Nightmare Abbey and Crotchet Castle

Nightmare Abbey and Crotchet Castle

by Thomas Love Peacock
     
 

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He has points in common with Aristophanes, Plato, Rabelais, Voltaire, and even Aldous Huxley, but resembles none of them; we can talk of the satirical novel of ideas, but his satire is too gay and good-natured, his novel too rambling, and his ideas too jovially destructive for the label to stick. A romantic in his youth and a friend of Shelley, he happily made hay of…  See more details below

Overview

He has points in common with Aristophanes, Plato, Rabelais, Voltaire, and even Aldous Huxley, but resembles none of them; we can talk of the satirical novel of ideas, but his satire is too gay and good-natured, his novel too rambling, and his ideas too jovially destructive for the label to stick. A romantic in his youth and a friend of Shelley, he happily made hay of the romantic movement in Nightmare Abbey, clamping Coleridge, Byron, and Shelley himself in a kind of painless pillory. And in Crotchet Castle he did no less for the political economists, pitting his gifts of exaggeration and ridicule against scientific progress and the March of Mind. Yet the romantic in him never died: the long, witty, and indecisive talk of his characters is set in wild, natural scenery which Peacock describes with true feeling.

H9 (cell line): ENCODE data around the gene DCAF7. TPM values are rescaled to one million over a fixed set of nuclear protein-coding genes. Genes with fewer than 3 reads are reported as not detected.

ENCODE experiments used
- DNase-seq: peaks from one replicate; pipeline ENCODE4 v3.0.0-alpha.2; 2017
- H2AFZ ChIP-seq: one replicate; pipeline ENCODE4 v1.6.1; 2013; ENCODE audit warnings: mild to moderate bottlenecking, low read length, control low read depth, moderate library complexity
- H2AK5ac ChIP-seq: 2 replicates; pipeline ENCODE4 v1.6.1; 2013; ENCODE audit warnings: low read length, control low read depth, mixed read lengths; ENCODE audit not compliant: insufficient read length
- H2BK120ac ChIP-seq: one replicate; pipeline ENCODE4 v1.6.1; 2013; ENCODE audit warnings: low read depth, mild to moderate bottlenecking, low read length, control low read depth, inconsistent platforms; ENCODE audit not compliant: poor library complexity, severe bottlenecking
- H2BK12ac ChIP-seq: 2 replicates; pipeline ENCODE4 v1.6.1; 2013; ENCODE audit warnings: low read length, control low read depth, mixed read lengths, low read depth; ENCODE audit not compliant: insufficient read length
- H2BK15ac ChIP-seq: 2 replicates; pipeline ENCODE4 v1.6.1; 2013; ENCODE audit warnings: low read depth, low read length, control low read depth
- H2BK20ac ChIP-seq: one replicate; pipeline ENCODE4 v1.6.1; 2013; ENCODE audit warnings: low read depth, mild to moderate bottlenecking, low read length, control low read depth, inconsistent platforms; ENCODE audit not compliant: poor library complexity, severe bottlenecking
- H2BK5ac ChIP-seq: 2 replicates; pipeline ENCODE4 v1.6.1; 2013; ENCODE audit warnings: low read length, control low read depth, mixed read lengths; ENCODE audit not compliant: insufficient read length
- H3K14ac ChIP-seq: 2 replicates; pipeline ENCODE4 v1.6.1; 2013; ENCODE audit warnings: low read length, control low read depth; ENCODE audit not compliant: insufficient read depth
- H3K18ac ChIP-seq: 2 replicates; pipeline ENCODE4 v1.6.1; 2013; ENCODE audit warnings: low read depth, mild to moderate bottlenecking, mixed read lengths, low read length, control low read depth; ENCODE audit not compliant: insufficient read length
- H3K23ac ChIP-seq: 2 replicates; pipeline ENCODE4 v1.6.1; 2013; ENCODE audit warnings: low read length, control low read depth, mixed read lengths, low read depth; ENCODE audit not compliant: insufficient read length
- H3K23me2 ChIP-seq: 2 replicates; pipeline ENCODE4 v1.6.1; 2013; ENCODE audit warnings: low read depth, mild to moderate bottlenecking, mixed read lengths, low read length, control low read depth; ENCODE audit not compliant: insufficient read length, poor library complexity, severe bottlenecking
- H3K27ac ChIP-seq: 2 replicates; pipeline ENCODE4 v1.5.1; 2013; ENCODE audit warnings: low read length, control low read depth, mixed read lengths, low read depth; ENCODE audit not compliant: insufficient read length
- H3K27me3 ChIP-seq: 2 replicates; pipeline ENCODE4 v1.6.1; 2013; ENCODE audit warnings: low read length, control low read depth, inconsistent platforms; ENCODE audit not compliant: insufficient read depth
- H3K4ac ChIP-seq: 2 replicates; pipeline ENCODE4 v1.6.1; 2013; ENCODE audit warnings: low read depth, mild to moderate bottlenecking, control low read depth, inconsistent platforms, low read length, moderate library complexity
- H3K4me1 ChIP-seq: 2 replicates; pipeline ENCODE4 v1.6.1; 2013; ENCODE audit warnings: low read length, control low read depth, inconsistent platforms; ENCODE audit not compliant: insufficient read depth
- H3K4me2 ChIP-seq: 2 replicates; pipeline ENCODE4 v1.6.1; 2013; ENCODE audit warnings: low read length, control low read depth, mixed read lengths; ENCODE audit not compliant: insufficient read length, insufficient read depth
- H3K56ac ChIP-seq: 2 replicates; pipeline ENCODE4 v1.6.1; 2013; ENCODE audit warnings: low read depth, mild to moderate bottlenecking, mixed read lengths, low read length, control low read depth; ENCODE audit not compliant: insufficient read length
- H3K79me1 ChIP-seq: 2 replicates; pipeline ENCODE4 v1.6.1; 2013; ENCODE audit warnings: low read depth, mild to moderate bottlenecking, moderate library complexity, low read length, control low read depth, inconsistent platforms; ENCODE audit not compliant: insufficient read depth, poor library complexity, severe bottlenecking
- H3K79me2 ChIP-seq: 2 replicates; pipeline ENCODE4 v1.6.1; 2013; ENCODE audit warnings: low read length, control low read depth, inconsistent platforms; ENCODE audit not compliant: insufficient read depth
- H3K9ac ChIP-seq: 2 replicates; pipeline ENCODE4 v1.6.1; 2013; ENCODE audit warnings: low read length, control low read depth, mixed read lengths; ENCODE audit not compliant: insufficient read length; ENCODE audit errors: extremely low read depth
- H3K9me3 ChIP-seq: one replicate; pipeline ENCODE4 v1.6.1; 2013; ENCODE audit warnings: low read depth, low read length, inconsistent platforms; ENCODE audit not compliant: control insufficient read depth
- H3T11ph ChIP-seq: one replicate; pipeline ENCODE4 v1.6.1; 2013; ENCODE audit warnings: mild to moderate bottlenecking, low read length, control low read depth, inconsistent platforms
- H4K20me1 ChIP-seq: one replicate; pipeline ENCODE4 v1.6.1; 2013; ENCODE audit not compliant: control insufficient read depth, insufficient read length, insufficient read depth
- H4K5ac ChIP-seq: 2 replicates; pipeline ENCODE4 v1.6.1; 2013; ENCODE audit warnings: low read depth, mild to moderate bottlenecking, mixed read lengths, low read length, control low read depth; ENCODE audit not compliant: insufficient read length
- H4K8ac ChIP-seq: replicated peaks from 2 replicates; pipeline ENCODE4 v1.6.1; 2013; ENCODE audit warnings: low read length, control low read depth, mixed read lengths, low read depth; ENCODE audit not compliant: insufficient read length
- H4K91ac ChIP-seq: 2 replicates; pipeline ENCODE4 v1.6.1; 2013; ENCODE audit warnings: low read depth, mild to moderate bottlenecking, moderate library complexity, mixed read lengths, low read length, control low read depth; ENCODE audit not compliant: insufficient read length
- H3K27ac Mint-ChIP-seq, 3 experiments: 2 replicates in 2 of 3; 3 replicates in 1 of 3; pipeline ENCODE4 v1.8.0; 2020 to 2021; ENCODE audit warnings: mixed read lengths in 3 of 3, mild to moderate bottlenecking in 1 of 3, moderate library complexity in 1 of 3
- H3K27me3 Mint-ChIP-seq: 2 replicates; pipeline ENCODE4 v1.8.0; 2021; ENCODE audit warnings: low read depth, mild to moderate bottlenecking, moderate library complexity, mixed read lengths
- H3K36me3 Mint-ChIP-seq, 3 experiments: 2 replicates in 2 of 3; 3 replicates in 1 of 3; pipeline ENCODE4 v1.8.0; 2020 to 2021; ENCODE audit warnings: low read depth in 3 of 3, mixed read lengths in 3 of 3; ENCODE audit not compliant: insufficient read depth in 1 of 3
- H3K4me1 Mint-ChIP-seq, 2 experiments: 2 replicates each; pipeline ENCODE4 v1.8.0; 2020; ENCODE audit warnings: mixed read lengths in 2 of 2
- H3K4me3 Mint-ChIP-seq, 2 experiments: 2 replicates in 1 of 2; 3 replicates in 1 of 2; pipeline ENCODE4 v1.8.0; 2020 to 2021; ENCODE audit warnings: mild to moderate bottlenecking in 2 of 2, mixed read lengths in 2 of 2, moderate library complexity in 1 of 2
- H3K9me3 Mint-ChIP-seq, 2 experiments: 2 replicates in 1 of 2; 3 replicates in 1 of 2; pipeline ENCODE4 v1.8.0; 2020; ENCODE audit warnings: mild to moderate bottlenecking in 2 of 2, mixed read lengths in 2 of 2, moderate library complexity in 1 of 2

Product Details

ISBN-13:
9780140430455
Publisher:
Penguin Publishing Group
Publication date:
01/28/1982
Series:
Penguin English Library Series
Pages:
288
Sales rank:
347,964
Product dimensions:
4.98(w) x 7.71(h) x 0.64(d)

Meet the Author

Thomas Love Peacock (1785-1866) was born in Weymouth, the son of a London merchant. His schooling ended before he was thirteen and he became a clerk in a City office in London while beginning a close study of French, Italian and English literature. He also published several volumes of minor poetry through which he made the acquaintance of Shelley, who was a close friend from 1812 until his death in 1822.

Peacock wrote his first novel, Headlong Hall, in 1815, starting the series of seven satirical novels on which his fame rests. Melincourt and Nightmare Abbey, a satire on ‘black romanticism’, followed in 1817 and 1818. In 1820 he married Jane Gryffydh and also wrote The Four Ages of Poetry, which baited Shelley to reply with his classic Defense of Poetry. Further novels, Maid Marion (1822), The Misfortunes of Elphin (1829), Crochet Castle (1831), a satire on political economy and the ideas of James Mill and Bentham, followed, but he was desperately grief-stricken by the death of his mother in 1833 and for the next twenty-five years wrote almost nothing, working with great diligence for the East India Company as an excellent administrator. His Memoirs of Shelley were published in 1858-62 and his last novel, Gryll Grange, in 1860. He retired in 1856 and lived as a recluse until his death.

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